What's the difference between "par" and "ke upar"? In duolingo the phrase "billi mez par hai" means the cat is on the table. In Rosetta Stone, the same phrase would be given as "billi mez ke upar hai", so I'm confused about the difference in meaning.
Par and ke upar can mean the same thing in many instances. Billi mez par hai and billi mez ke upar hai mean the same and both are grammatically sound.
But in this example of running on the road, using "ke upar" would be wrong. Only "par" would work.
Ke upar roughly translates to "above it". While "par" translates to "on it" quite closely. So you can see why, in some instances, both are interchangeable but many times they're not.
There is too much inconsistency in the use of present vs. present plus gerund form. I feel like we could just as well say “she is running on the road,” but that isn’t accepted.
"She is running" would be वह दौड़ रही है. Like English, Hindi treats the present separately from the present continuous, so "she is running on the road" should not be accepted here. Check out the tips & notes for this lesson, they break it down there:
Hello Glarbish, This is what I have been looking for, Duolingo Tips and Notes and could not find them. Some people mentioned it in the comments and I knew something like this exists. I entered the link in your post and it took me to a certain page. Please, help me and sorry to bother you for something that might seem very simple to the others. Other than the page where the link takes me, I am unable to find how to get to the tips and notes section for other lessons. Thanks in advance.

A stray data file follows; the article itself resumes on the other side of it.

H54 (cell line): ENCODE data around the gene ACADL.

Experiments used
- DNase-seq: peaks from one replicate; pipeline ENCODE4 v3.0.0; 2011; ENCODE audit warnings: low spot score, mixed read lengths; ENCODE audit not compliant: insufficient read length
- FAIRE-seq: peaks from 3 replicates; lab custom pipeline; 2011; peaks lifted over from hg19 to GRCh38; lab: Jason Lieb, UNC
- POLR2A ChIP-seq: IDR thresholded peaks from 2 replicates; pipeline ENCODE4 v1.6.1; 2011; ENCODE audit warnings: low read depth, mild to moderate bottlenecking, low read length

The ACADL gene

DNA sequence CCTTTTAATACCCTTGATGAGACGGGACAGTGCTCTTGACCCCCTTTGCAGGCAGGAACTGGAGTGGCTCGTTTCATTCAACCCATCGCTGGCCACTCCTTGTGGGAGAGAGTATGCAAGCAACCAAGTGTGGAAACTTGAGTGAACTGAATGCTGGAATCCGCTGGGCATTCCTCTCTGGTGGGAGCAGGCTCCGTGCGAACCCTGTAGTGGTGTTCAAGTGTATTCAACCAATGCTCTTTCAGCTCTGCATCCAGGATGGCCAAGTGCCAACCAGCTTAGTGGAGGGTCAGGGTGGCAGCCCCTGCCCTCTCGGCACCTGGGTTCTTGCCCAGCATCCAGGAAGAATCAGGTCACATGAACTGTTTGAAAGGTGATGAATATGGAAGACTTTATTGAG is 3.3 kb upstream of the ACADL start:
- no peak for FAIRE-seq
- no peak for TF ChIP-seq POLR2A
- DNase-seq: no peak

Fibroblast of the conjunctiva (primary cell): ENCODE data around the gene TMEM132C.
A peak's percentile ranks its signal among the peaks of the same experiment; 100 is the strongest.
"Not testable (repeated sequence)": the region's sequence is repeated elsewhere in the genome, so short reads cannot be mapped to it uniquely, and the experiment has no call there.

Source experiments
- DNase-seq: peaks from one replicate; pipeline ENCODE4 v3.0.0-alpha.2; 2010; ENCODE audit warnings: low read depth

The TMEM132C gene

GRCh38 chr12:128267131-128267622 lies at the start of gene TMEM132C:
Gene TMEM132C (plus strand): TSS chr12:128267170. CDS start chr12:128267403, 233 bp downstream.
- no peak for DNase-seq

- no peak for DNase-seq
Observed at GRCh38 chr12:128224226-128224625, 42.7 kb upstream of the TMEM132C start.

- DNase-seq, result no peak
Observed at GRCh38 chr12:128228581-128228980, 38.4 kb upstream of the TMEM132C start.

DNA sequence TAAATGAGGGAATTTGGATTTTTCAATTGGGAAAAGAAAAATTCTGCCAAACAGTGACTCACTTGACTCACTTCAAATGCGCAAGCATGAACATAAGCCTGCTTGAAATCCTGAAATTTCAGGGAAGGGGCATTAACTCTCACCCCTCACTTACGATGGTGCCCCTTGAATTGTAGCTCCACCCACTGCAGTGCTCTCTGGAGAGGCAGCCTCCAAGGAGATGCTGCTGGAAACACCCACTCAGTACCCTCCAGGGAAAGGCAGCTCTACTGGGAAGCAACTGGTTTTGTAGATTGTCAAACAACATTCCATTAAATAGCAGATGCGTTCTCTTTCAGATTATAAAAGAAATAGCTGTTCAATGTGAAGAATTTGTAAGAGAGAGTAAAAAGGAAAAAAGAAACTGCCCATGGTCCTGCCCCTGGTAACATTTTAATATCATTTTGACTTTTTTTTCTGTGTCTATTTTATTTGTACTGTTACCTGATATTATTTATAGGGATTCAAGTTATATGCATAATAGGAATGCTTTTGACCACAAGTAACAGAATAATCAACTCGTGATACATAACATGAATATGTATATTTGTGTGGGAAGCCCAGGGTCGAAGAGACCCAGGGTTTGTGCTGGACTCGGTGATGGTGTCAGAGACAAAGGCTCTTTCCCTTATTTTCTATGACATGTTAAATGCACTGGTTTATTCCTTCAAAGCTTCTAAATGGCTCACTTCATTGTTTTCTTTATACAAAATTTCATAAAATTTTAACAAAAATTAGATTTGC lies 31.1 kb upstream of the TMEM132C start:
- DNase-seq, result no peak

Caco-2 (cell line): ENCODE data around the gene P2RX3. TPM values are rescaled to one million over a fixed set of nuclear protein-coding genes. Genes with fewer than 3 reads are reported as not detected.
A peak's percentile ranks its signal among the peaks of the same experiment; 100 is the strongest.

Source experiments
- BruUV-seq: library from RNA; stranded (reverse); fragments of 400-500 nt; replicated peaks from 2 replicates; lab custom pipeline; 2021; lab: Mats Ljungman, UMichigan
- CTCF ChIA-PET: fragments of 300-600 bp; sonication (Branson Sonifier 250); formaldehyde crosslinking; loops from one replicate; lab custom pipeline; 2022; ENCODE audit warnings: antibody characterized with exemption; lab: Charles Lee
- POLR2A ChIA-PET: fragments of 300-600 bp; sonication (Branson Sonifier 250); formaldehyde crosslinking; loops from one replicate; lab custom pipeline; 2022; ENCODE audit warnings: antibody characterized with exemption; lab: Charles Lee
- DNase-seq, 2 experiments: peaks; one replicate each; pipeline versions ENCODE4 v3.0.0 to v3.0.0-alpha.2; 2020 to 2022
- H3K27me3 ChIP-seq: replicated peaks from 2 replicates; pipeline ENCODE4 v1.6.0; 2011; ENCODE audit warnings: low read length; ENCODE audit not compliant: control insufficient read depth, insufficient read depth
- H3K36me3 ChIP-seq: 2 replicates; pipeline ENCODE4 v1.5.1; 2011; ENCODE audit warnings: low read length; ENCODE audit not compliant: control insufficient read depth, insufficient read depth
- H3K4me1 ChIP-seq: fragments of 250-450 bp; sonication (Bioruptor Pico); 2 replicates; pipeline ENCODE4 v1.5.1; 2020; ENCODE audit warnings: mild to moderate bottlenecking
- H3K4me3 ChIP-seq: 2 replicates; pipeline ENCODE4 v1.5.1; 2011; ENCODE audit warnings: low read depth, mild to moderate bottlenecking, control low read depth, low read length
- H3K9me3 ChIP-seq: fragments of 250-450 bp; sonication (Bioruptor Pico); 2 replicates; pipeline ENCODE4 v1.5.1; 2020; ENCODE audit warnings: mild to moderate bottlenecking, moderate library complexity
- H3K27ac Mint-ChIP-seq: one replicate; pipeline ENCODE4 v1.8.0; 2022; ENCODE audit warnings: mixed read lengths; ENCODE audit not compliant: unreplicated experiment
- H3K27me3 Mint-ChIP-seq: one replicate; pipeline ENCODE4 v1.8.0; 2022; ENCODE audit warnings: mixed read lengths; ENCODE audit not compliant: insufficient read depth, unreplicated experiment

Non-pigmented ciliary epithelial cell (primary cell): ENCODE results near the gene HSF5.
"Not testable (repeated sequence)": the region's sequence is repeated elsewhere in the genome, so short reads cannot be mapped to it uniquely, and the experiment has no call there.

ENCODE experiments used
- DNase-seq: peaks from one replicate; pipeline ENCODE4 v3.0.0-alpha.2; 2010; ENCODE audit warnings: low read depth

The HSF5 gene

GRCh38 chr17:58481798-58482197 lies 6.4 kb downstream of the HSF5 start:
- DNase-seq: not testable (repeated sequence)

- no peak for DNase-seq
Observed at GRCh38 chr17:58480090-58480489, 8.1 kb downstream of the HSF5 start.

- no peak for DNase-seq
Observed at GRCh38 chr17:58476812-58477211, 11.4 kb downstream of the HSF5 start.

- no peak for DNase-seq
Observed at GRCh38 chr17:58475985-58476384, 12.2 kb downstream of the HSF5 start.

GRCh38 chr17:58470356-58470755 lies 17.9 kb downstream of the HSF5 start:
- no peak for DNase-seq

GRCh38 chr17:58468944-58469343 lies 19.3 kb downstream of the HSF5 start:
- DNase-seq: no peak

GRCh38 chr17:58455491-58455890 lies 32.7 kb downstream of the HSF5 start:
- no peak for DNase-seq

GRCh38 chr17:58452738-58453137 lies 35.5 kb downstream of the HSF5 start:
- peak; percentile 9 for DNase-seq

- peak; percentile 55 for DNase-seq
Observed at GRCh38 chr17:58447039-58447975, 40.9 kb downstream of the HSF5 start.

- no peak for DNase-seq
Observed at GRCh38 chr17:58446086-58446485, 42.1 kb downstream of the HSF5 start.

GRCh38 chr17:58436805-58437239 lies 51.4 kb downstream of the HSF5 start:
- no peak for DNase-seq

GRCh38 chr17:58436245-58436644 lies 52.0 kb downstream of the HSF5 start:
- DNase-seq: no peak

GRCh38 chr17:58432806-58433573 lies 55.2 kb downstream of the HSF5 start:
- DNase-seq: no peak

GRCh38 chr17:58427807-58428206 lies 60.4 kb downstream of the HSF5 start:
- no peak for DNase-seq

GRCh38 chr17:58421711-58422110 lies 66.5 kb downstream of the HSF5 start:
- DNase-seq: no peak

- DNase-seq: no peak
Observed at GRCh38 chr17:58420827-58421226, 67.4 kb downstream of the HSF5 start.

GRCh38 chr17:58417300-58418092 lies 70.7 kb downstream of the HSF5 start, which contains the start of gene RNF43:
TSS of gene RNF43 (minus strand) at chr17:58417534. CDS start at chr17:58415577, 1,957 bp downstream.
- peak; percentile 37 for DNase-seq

On the computer version of Duolingo, when you click on a round icon to start a lesson, a kind of rectangular bubble opens. On the bottom, there is a big button on which to click to start a lesson. On the upper left corner, you can see your current level and the number of lessons you need to study to reach the next level. Finally, on the top right corner, there are 1 or 2 buttons. One represents a key and allows you to take a test and jump to the next level if you pass it, thus avoiding going through all the lessons. The other button has an icon representing a lamp bulb. This is where you have to click if you want to access the tips and notes.
I hope these explanations were clear enough and helped you find what you were looking for.
Across the board, Hindi uses "post-positions" instead of "prepositions" -- words meaning "on", "in", "by," etc. all come after the noun instead of before it.